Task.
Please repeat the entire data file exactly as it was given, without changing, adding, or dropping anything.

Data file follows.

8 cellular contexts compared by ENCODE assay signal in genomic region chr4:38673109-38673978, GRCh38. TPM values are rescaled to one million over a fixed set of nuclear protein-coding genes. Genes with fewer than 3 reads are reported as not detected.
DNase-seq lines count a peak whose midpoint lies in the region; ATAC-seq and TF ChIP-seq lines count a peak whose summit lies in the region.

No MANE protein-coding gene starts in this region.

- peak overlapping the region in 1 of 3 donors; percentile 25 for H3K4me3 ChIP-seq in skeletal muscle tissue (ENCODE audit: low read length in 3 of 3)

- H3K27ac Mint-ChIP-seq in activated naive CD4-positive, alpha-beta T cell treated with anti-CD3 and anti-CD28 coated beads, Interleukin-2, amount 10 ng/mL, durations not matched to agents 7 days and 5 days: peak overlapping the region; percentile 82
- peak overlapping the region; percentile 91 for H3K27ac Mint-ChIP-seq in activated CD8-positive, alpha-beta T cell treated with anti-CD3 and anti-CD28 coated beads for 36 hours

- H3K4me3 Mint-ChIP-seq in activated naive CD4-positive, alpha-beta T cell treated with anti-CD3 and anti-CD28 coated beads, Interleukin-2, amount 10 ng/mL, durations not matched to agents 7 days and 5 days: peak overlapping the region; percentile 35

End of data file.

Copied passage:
8 cellular contexts compared by ENCODE assay signal in genomic region chr4:38673109-38673978, GRCh38. TPM values are rescaled to one million over a fixed set of nuclear protein-coding genes. Genes with fewer than 3 reads are reported as not detected.
DNase-seq lines count a peak whose midpoint lies in the region; ATAC-seq and TF ChIP-seq lines count a peak whose summit lies in the region.

No MANE protein-coding gene starts in this region.

- peak overlapping the region in 1 of 3 donors; percentile 25 for H3K4me3 ChIP-seq in skeletal muscle tissue (ENCODE audit: low read length in 3 of 3)

- H3K27ac Mint-ChIP-seq in activated naive CD4-positive, alpha-beta T cell treated with anti-CD3 and anti-CD28 coated beads, Interleukin-2, amount 10 ng/mL, durations not matched to agents 7 days and 5 days: peak overlapping the region; percentile 82
- peak overlapping the region; percentile 91 for H3K27ac Mint-ChIP-seq in activated CD8-positive, alpha-beta T cell treated with anti-CD3 and anti-CD28 coated beads for 36 hours

- H3K4me3 Mint-ChIP-seq in activated naive CD4-positive, alpha-beta T cell treated with anti-CD3 and anti-CD28 coated beads, Interleukin-2, amount 10 ng/mL, durations not matched to agents 7 days and 5 days: peak overlapping the region; percentile 35